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The Cult of Microaggressions

March 20, 2013

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The Cult of Microaggressions

While reading up a couple of weeks ago on the Oberlin College KKK fiasco, I became fascinated by the various Web pages at colleges such as Oberlin, Smith, Scripps, and similar advanced, lesbian-heavy institutions for the documenting of “microaggressions.” Since the Ku Klux Klaxon can’t be sounded every week (at least not yet), in the meantime young people are encouraged to fondle and document for posterity the subtlest of slights they feel they’ve suffered.

As I pored over the microaggressions endured by victims/students at expensive liberal-arts colleges, it struck me that this ongoing dumbing down of America is a joint project of both sexes, with men and women each contributing their own special something.

In the wake of the Obama campaign relaunching the Battle of the Sexes a year ago, it’s worth noting that the peculiar contemporary version of ressentiment that assisted the president’s reelection can’t be blamed on either sex alone. The current mode, of which microaggressions websites are only the outer edge, combines female conformism and self-absorption with male abstraction, aggression, and gang loyalty.

First, though, what are microaggressions?

The Smith College site explains:

A microaggression is a brief and commonplace daily verbal, behavioral, or environmental indignity, whether intentional or unintentional, that communicates a hostile, derogatory, or negative slight or insult….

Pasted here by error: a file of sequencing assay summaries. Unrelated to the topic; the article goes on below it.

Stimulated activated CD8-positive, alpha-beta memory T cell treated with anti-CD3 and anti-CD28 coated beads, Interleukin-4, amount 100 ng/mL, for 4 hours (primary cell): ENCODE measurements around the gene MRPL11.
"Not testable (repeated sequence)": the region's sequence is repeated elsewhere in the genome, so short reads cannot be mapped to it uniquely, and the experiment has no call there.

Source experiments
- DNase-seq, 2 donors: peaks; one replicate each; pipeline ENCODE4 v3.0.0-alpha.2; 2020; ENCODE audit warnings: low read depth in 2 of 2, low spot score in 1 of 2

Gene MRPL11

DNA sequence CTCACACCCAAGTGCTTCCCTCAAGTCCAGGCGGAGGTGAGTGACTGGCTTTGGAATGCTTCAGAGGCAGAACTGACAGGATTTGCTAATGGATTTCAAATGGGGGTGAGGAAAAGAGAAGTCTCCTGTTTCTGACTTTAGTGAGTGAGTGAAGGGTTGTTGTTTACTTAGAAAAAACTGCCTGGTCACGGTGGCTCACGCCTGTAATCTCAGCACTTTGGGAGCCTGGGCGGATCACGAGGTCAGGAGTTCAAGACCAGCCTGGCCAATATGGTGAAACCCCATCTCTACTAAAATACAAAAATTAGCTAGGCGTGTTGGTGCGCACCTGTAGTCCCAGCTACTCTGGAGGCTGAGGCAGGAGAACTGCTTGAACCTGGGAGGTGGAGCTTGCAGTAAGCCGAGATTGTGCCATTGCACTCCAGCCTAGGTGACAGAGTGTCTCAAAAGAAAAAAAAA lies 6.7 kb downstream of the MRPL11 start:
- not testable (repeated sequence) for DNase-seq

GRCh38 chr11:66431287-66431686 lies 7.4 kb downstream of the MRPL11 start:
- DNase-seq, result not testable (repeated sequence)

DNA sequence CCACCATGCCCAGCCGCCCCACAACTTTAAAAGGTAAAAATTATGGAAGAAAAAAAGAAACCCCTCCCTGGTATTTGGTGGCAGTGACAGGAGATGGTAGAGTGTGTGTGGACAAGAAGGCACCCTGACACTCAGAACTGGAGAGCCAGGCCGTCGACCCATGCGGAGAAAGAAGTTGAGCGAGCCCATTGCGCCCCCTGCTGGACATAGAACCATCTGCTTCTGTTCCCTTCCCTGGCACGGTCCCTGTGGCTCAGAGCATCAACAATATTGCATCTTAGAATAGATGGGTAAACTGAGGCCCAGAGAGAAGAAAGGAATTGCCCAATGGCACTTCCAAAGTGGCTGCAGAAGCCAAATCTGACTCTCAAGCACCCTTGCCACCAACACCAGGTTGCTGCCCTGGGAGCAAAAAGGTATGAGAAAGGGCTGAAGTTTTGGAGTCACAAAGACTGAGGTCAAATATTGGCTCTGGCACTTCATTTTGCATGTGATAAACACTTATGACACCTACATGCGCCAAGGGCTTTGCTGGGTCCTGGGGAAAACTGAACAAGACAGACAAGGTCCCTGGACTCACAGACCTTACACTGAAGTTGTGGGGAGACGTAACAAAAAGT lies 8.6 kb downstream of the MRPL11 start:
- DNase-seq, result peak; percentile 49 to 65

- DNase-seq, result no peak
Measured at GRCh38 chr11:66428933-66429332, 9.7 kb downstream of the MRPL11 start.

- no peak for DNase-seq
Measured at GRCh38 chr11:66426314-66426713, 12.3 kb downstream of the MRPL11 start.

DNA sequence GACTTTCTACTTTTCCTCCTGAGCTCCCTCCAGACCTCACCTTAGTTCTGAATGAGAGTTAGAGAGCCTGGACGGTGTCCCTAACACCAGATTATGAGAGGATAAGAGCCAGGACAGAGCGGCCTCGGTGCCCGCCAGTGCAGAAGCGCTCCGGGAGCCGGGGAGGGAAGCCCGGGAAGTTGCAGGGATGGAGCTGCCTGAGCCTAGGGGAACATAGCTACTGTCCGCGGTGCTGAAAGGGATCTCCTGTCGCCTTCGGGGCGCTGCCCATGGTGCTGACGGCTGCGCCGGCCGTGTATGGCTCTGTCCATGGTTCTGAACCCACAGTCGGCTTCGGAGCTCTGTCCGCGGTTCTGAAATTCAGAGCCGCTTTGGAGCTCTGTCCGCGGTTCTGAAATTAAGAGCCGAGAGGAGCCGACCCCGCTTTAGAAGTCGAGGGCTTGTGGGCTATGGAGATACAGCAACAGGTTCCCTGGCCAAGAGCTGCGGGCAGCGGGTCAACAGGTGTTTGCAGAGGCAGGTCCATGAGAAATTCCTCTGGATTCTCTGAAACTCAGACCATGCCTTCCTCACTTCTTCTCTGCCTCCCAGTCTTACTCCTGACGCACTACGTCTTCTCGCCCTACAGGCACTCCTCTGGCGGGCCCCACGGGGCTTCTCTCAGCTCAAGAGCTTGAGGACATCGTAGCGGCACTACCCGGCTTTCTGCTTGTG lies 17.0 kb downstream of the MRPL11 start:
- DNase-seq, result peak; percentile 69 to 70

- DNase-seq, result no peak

“Screaming about microaggressions is a privilege only for the officially unprivileged.”

So far, that definition sounds pretty much like the stuff of human life. At many a family reunion, I only learned on the ride home that, say, Aunt Sue’s effusive thanks to Cousin Linda for her present was actually a devastating putdown that my lumbering male brain was simply too rough-hewn to register.

In fact, “microaggressions” could be an apt description of the matter of much of British literature and theater, such as the works of Jane Austen, Lewis Carroll, Evelyn Waugh, and John Cleese. The Brits may be the all-time world champs at blandly hurling microaggressions from their stiff upper limits.

For example, in Oscar Wilde’s The Importance of Being Earnest, the rich country girl Cecily righteously announces, “When I see a spade, I call it a spade.” The rich city girl Gwendolen impassively replies, “I am glad to say that I have never seen a spade. It is obvious that our social spheres have been widely different.”

Not all of literature is confined to microaggressions, however. In The Iliad, for instance, Achilles expresses his lack of rapport with Hector by dragging the Trojan prince’s dead body behind his chariot.

This knack that the English had developed 3,000 years after the wrath of Achilles for keeping their hostility toward each other swathed in formal manners may help explain their success at conquering other countries. The ability to keep one’s internal aggressions micro aided the British in such external macroaggressions as the subjugation of India. It’s likely not a coincidence that the Victorian English-speaking cultures that invented most of today’s major sports (which limit male violence with objective rules of fair play) also came to dominate the world linguistically and militarily.


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